Tennesseans struggle to get and stay healthy

Published 9:37 am Wednesday, June 13, 2018


Despite having some of the best health care companies in world, the people who live and work in Tennessee are not healthy.
Too many of us are too fat. Tennessee has the worst childhood obesity rate in the USA, and the fifth worst adult obesity rate.
There are only seven states where residents smoke more cigarettes.
Tennesseans have more opioid prescriptions than all but one other state.
And, compared to other states, Tennesseans don’t like to exercise, ranking 6th from the bottom in the percentage of adults who exercise regularly (according to a recent Gallup poll.)
It’s no surprise that our bad habits contribute to some disappointing health statistics.
Tennesseans suffer from heath disease and diabetes, ranking sixth worst in those measurements.
The state ranks near the bottom in the number of babies born with low birth weight, and in infant mortality.
There are many factors that impact whether Tennesseans can improve their overall health.
Adequate health insurance is a significant factor. Tennessee ranks 40th on the number of people who do not have health insurance. However, the state does a much better job of making sure its children have health insurance, ranking 22nd.
Being able to access health care is also crucial, and some parts of Tennessee have watched their local hospitals close. Nine hospitals have closed in rural Tennessee counties, which is the second highest rated in the nation. According to the Tennessee Hospital Association another six rural hospitals are likely to close in the near future.
The challenges to improve the physical well-being of Tennesseans belie the regular good news headlines that tout the state’s economic well-being.
“One of the most important things our elected leaders can do is to make sure the incentives are there along with the flexibility to address these challenges,” said Craig Becker, president and CEO of the 136-member Tennessee Hospital Association.
“The business models for hospitals and health care providers is changing, but the regulations and incentives have not,” Becker said.
Local hospitals have long been economic engines for their communities, but now health care delivery, technology and the cost of health care are forcing many changes.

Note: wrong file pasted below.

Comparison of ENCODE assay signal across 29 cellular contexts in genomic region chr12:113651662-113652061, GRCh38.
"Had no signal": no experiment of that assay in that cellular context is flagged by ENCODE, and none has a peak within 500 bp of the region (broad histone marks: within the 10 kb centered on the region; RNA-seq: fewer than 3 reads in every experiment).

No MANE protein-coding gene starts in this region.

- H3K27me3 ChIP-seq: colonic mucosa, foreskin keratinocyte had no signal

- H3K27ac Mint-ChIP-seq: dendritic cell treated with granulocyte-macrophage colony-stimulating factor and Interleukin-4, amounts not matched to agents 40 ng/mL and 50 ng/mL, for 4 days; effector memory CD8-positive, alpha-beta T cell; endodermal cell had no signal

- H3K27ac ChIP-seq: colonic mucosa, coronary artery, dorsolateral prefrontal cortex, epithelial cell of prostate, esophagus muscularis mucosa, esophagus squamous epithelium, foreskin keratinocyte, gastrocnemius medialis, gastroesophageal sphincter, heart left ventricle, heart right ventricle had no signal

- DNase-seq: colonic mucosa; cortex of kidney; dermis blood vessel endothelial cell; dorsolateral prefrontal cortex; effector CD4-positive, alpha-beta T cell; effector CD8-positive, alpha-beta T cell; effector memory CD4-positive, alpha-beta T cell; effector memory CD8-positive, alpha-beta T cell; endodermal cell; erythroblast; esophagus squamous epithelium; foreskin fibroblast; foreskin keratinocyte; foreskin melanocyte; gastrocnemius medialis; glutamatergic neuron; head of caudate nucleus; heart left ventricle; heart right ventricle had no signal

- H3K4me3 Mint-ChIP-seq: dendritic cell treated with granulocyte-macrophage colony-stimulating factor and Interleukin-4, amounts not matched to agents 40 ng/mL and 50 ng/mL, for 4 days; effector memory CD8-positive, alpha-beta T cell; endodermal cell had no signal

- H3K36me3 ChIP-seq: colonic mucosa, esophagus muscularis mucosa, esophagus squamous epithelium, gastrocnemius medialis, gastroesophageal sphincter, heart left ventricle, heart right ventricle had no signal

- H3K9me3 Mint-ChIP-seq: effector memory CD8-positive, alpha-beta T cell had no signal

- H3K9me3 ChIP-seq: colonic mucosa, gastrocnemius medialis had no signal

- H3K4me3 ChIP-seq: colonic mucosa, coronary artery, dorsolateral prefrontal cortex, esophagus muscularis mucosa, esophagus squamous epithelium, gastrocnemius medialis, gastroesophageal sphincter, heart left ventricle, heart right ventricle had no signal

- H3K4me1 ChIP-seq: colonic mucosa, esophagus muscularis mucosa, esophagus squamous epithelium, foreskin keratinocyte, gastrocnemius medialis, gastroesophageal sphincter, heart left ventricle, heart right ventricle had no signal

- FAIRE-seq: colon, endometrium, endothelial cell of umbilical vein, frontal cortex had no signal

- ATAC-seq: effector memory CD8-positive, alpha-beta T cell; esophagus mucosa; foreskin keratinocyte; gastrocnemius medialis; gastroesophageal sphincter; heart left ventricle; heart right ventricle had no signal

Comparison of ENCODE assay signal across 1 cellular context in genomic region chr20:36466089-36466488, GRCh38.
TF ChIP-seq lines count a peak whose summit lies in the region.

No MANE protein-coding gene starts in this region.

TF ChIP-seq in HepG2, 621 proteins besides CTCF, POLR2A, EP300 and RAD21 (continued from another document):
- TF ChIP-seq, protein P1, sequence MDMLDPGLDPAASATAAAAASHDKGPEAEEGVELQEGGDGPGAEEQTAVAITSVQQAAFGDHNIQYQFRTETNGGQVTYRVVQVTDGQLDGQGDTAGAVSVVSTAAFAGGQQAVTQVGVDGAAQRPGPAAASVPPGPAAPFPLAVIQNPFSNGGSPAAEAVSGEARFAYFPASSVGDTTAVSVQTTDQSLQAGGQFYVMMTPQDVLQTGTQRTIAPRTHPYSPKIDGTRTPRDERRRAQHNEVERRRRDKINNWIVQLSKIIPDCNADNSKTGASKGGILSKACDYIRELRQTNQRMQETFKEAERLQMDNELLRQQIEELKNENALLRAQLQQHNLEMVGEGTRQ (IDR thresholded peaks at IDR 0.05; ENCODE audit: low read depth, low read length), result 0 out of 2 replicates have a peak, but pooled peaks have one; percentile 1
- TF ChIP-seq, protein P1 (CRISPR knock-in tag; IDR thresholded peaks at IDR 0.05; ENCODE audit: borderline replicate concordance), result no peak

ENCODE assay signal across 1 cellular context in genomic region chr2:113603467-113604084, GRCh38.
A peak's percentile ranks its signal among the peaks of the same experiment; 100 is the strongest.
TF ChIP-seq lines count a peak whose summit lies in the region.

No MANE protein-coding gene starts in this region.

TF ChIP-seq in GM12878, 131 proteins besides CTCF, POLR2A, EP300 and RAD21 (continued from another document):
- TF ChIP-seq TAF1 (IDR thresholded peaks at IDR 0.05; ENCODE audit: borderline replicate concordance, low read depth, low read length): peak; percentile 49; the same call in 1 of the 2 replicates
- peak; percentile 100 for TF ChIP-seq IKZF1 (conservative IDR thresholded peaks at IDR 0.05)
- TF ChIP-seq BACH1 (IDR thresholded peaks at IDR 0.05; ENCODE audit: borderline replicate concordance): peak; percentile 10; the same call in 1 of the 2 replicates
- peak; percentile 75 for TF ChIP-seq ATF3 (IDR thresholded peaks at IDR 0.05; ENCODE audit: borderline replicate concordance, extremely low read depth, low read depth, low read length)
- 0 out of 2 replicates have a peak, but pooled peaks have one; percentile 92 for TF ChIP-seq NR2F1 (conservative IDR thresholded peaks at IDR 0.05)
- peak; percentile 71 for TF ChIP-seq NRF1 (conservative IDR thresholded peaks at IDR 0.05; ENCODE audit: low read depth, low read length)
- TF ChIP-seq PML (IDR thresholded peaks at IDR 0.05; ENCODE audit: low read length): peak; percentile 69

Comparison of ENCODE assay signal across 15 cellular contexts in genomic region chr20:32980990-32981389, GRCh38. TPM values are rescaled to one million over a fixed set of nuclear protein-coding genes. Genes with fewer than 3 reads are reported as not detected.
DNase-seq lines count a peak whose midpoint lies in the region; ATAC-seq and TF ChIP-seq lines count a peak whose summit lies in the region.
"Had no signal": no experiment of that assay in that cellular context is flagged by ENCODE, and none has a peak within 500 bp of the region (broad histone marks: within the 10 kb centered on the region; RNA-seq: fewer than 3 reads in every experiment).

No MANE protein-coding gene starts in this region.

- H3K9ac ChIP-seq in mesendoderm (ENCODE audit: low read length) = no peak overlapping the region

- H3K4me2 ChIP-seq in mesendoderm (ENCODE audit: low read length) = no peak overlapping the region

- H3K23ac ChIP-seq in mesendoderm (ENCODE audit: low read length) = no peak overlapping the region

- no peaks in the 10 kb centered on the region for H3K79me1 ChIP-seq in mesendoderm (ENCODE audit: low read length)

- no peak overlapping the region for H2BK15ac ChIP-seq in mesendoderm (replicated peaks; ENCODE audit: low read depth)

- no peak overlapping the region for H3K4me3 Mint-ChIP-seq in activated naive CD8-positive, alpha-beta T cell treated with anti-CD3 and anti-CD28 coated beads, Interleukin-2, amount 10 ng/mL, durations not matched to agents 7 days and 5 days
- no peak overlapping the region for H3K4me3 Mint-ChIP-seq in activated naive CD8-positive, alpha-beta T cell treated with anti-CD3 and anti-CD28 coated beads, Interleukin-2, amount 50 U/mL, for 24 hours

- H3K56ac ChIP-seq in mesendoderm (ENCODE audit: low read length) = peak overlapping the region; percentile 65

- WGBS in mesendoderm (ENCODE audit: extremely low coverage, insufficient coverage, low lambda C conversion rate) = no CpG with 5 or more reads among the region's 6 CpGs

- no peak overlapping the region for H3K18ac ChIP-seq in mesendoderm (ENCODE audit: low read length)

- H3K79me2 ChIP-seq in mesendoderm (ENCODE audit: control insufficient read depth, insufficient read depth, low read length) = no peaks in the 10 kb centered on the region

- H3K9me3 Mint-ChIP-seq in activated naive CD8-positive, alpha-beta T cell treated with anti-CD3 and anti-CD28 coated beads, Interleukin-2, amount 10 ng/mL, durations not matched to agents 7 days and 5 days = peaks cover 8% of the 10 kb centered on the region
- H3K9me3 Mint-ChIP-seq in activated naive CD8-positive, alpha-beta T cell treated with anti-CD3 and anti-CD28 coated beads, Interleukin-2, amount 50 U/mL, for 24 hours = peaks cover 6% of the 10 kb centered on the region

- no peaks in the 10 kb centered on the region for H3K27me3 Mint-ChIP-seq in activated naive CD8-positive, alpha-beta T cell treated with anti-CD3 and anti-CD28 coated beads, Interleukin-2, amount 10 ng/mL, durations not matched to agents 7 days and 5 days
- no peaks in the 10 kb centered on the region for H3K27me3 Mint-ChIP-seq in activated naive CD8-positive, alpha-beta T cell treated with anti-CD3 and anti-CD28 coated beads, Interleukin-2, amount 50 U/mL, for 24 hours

“Smaller communities are going to have to adjust,” Becker said. “And that is where government can help.”
Instead of incentives that focus on taking care of sick people, smaller communities should be encouraged to focus on improving health in their community. It is an effort, he said, that requires a lot of coordination. Getting schools involved to help children, and their parents, make healthy lifestyle choices — eating better, exercising more, and smoking less — is just one example.
But to make that work, the financial incentives have to be there.
One of the most debated solutions to improving Tennesseans’ health is expanding the number of people who are insured by TennCare, the state’s Medicaid insurance program.
In 2015, the Tennessee General Assembly rejected a proposed plan from Gov. Bill Haslam to expand TennCare using federal funds authorized under the Affordable Care Act that would have insured about 200,000 Tennesseans who were not eligible for TennCare.
The Affordable Care Act, which was President Barack Obama’s signature legislation to expand health insurance coverage (hence the popular name, Obamacare), faces challenges too as President Donald Trump’s Department of Justice has decided not to defend the act in lawsuits filed by many states.
With or without Obamacare, Tennessee must address the challenges that make its people among the least healthy in the United States.
(Frank Daniels is a writer living in Clarksville. A former editor, columnist and business executive, he is a member of the N.C. Journalism Hall of Fame. You may reach him at fdanielsiii@mac.com)

Subscribe to our free email newsletter

Get the latest news sent to your inbox